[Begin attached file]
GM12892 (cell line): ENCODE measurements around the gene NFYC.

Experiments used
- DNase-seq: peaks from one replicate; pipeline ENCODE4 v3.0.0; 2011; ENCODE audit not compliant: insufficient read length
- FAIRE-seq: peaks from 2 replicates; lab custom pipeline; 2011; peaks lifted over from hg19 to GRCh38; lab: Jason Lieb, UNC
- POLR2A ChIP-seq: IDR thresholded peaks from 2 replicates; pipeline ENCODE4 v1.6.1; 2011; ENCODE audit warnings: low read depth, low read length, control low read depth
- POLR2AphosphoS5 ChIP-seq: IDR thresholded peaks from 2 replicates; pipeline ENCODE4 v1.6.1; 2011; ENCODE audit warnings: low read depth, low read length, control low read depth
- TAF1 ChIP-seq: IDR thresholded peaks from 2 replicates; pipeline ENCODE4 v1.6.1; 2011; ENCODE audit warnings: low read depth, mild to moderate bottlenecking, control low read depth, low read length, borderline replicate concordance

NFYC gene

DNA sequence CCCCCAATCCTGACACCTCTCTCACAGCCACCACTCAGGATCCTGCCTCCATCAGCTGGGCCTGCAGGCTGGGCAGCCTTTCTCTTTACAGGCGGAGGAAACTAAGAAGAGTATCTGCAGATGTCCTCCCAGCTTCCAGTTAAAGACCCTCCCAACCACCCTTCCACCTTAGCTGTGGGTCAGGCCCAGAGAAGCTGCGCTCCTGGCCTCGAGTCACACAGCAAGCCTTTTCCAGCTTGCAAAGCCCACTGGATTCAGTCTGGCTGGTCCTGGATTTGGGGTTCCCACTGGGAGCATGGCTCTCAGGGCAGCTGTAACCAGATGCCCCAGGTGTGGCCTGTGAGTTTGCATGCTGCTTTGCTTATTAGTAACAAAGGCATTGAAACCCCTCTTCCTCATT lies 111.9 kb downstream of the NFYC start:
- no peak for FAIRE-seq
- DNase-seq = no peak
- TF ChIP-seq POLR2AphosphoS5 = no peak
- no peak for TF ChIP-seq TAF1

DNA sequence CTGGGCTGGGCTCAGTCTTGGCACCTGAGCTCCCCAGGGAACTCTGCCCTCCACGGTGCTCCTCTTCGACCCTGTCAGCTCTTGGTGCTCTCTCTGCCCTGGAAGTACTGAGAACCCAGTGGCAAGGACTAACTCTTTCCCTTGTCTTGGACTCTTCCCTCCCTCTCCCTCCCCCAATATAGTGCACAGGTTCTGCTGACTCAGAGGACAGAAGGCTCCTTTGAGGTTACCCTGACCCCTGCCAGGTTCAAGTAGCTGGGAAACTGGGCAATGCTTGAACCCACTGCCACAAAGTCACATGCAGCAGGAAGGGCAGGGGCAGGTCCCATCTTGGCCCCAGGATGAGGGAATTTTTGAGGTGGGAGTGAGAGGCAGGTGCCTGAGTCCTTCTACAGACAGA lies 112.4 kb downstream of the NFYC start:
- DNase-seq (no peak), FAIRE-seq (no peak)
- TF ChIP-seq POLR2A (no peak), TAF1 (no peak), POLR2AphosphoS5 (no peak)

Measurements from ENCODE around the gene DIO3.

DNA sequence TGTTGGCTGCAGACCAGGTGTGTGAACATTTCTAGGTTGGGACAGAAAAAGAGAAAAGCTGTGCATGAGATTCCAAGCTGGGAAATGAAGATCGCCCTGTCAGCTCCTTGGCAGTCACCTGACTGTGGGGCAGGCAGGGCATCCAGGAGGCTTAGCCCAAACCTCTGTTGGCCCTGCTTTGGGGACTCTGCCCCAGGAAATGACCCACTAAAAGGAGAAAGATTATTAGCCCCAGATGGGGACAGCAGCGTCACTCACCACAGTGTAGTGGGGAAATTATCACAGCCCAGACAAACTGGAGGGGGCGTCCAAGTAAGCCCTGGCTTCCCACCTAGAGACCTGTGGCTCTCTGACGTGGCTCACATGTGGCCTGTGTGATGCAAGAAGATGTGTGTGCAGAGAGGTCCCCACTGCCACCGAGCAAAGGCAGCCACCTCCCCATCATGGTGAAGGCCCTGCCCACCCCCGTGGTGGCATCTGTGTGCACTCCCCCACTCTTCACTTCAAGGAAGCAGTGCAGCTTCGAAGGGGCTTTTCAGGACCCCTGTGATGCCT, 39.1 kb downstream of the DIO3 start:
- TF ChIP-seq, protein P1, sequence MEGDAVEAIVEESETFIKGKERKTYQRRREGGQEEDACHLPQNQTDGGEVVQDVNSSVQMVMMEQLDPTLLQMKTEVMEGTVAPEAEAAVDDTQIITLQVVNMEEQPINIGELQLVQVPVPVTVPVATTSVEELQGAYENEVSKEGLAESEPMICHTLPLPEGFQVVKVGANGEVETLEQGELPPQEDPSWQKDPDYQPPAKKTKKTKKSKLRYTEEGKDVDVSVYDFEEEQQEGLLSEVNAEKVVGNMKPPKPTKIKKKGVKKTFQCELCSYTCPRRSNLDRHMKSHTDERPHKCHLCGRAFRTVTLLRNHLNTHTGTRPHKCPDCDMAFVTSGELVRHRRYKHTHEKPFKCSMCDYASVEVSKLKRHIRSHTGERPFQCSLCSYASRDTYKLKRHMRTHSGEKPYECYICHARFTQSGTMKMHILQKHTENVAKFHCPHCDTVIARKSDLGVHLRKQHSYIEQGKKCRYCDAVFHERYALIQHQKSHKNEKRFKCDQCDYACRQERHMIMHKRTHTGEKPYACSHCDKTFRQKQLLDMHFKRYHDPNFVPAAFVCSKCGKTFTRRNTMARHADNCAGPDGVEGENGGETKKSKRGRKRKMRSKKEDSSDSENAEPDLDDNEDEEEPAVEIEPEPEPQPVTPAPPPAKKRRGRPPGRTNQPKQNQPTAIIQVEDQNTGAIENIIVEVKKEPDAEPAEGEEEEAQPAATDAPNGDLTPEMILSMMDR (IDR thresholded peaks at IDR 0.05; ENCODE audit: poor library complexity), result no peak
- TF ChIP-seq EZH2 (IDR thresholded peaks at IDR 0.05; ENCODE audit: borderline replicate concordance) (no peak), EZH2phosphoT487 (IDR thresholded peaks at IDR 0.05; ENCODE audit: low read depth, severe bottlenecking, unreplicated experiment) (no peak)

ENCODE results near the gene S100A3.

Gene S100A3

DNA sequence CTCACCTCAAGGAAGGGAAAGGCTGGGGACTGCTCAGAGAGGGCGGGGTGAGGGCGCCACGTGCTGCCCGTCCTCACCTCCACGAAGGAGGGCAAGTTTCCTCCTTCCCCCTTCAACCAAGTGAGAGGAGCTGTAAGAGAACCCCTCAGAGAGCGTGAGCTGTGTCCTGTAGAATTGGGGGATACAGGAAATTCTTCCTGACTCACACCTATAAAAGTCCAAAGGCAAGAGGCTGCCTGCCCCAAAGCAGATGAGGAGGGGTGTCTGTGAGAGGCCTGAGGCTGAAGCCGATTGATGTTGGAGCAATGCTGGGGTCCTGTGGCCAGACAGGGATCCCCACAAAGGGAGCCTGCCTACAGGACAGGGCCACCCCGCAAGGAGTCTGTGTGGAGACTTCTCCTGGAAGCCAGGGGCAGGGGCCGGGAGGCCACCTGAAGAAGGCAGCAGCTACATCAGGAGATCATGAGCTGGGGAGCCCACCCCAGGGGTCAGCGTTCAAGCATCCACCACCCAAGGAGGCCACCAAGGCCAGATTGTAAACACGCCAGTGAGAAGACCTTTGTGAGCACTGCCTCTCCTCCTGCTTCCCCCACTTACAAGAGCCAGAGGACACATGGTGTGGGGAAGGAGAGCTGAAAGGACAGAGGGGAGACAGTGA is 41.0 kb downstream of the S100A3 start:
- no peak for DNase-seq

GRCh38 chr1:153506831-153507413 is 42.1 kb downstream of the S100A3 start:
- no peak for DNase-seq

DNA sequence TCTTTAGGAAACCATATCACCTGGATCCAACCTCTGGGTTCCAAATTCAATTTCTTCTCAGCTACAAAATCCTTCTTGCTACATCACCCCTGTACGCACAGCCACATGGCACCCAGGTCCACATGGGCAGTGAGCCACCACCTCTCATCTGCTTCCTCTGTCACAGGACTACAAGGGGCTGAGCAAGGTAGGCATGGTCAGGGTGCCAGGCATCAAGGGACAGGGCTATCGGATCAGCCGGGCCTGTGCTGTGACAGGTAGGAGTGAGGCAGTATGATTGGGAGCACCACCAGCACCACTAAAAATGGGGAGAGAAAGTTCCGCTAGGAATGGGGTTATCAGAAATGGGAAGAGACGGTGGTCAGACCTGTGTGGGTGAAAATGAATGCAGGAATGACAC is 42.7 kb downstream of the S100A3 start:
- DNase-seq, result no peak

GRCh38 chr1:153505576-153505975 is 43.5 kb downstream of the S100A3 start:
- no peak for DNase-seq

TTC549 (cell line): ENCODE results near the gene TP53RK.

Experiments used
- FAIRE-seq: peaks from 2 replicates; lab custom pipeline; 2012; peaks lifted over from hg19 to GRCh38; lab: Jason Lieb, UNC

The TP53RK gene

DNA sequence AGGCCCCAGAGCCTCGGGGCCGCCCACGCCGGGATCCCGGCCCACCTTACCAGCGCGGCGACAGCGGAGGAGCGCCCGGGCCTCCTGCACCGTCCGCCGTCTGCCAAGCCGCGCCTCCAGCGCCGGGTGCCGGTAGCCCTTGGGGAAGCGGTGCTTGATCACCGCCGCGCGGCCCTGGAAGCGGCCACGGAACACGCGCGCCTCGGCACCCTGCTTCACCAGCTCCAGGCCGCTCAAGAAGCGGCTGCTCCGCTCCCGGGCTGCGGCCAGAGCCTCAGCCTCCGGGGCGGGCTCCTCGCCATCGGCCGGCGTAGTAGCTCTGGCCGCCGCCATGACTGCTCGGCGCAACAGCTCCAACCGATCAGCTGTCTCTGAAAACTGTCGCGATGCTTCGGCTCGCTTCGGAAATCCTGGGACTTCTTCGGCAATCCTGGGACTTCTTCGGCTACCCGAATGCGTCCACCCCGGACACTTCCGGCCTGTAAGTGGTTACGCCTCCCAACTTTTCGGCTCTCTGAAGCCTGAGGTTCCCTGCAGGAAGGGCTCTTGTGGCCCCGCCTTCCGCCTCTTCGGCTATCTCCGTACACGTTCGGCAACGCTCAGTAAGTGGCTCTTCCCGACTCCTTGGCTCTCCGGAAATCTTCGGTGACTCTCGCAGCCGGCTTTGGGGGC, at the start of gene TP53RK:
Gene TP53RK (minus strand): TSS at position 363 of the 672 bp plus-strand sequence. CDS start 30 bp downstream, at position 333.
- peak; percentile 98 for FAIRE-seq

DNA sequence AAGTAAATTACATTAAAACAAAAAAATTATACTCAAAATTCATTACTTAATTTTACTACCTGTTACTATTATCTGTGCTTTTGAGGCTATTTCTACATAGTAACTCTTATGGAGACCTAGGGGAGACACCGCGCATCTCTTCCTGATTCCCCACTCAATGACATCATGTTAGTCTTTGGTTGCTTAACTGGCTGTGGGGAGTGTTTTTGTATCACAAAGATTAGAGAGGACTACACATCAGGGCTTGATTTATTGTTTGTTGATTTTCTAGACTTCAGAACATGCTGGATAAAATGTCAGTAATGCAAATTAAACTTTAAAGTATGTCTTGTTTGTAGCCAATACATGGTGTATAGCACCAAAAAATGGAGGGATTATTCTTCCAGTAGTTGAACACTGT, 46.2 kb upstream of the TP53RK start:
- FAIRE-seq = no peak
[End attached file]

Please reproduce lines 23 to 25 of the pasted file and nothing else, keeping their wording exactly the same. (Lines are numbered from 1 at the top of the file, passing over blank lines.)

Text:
DNA sequence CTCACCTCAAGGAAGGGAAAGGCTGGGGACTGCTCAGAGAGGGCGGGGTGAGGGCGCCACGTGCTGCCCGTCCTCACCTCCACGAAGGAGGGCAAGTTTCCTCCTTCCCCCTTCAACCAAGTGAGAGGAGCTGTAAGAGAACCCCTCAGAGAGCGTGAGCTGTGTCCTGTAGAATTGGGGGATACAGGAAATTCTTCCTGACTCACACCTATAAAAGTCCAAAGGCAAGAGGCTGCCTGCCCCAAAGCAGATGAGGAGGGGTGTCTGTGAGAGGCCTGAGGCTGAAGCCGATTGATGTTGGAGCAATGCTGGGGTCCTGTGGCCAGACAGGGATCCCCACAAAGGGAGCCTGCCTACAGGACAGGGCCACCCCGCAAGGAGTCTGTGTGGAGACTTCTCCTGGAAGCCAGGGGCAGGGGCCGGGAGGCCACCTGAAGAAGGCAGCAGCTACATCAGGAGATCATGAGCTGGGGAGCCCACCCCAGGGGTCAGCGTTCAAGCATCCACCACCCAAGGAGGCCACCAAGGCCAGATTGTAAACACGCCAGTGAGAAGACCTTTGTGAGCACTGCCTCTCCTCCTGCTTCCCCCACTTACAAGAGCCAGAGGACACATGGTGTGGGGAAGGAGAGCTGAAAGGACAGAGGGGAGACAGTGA is 41.0 kb downstream of the S100A3 start:
- no peak for DNase-seq

GRCh38 chr1:153506831-153507413 is 42.1 kb downstream of the S100A3 start: